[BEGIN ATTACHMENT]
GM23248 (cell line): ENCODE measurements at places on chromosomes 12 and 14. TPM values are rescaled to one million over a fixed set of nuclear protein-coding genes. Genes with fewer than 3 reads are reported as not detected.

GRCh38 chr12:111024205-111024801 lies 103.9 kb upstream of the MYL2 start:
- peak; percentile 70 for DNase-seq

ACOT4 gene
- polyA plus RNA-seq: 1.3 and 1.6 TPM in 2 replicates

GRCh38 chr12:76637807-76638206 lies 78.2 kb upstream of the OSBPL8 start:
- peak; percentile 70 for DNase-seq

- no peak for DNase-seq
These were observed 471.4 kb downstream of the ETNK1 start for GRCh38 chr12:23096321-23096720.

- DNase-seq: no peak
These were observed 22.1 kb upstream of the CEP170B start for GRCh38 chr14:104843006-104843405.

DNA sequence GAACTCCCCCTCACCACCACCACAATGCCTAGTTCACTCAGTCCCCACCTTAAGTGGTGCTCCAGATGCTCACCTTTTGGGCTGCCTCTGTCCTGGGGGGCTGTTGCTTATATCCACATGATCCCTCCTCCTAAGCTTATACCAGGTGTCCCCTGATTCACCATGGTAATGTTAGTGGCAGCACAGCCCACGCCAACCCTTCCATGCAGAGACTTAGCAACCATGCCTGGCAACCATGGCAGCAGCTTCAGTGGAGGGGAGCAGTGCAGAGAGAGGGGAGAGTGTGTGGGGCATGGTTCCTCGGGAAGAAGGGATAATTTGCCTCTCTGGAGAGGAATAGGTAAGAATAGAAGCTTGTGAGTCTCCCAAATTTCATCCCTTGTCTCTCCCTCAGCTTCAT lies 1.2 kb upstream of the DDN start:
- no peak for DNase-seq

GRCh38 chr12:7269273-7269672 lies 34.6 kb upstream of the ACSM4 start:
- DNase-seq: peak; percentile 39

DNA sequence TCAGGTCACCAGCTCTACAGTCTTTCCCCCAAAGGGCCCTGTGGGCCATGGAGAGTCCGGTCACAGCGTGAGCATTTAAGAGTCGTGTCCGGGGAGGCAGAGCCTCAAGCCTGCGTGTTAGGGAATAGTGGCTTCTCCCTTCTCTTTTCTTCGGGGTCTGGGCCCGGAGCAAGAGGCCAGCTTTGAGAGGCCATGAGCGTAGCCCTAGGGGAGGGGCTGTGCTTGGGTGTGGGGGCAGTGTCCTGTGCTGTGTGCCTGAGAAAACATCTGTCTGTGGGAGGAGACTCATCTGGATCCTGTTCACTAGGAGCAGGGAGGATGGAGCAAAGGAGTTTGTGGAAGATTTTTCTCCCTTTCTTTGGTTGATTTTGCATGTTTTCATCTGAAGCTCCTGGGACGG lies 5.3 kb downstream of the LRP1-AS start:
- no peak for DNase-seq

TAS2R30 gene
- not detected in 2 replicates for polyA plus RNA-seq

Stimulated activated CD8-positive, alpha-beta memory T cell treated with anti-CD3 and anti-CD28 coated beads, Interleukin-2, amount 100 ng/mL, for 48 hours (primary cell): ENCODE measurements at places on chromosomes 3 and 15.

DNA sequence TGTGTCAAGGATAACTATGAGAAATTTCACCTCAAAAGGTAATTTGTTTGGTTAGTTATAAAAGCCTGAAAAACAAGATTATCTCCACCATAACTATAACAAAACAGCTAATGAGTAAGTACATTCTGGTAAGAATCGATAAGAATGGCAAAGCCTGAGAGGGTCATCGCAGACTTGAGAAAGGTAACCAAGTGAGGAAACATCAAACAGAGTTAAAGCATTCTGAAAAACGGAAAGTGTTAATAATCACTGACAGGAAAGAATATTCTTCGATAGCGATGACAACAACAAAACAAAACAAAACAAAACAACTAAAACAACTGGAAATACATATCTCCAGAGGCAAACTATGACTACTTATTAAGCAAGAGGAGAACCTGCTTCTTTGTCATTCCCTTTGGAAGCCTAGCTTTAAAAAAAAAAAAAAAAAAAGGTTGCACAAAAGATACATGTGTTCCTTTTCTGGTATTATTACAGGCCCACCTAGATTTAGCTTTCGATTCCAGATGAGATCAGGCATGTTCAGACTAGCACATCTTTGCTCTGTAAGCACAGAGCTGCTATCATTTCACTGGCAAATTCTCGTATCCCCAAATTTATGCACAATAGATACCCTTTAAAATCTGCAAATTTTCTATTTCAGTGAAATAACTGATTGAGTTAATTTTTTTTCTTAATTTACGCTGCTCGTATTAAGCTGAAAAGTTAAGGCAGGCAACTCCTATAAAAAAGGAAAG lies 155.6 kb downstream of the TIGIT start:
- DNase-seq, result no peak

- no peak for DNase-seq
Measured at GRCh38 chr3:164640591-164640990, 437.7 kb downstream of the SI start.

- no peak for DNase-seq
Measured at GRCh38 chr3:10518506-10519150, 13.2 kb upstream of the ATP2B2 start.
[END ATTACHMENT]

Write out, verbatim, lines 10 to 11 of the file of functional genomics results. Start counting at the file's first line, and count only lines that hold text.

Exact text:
- DNase-seq: no peak
These were observed 22.1 kb upstream of the CEP170B start for GRCh38 chr14:104843006-104843405.